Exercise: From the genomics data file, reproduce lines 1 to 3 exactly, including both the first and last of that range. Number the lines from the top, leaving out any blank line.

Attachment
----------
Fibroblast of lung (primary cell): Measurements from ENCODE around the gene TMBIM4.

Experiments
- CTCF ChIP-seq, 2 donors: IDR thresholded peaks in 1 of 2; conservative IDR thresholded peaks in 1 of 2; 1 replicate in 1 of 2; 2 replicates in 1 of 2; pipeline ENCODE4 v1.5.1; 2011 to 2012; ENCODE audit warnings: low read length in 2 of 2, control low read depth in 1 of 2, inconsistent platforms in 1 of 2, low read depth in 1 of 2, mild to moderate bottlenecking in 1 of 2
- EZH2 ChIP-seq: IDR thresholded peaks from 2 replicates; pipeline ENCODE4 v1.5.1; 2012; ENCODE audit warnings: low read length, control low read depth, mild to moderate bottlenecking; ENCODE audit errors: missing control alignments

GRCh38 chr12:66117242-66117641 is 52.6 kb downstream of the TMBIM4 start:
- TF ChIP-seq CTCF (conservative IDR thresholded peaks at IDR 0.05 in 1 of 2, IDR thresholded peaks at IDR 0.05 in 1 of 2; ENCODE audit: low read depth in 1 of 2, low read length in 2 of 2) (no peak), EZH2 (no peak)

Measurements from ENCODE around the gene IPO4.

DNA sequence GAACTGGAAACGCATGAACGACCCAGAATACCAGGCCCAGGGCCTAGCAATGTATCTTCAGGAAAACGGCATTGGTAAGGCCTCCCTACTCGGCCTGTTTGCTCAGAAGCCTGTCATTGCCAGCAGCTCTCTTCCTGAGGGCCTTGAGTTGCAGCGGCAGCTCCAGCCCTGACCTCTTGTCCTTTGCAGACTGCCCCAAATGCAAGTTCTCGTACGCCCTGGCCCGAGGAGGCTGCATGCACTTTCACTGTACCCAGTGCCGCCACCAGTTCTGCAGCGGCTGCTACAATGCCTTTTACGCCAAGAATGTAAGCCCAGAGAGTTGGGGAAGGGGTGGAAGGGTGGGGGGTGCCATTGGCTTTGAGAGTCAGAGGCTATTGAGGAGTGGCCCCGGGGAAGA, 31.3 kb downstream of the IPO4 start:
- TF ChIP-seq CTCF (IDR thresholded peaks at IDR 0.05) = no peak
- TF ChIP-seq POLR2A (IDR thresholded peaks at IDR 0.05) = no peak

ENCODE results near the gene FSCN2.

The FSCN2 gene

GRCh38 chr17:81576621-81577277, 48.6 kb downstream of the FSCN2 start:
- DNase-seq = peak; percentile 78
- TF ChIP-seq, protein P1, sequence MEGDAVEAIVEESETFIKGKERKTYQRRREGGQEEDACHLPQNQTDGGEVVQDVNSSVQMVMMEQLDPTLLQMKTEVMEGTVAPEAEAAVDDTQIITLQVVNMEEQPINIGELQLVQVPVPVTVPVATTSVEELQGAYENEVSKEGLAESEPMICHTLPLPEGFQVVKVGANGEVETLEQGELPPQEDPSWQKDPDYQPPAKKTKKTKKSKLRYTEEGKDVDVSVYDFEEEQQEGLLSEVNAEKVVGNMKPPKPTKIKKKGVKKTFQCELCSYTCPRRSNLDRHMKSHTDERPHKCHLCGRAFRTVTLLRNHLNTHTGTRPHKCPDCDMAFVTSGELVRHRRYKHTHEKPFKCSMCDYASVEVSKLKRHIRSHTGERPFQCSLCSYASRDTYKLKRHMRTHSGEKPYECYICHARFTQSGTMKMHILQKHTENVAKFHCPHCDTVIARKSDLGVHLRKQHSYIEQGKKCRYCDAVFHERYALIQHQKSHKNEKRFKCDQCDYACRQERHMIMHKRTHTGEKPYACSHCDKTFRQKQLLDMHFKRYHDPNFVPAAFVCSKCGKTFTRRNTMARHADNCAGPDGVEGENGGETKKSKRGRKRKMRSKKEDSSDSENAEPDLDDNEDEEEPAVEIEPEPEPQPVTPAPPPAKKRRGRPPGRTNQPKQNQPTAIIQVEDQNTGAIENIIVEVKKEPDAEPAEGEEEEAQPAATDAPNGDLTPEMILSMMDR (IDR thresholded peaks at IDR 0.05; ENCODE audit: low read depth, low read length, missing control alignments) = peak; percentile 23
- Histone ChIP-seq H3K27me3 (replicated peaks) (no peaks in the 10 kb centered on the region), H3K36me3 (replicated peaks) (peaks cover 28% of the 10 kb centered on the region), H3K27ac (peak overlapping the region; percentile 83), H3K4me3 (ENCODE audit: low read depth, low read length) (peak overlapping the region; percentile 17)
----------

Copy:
Fibroblast of lung (primary cell): Measurements from ENCODE around the gene TMBIM4.

Experiments
- CTCF ChIP-seq, 2 donors: IDR thresholded peaks in 1 of 2; conservative IDR thresholded peaks in 1 of 2; 1 replicate in 1 of 2; 2 replicates in 1 of 2; pipeline ENCODE4 v1.5.1; 2011 to 2012; ENCODE audit warnings: low read length in 2 of 2, control low read depth in 1 of 2, inconsistent platforms in 1 of 2, low read depth in 1 of 2, mild to moderate bottlenecking in 1 of 2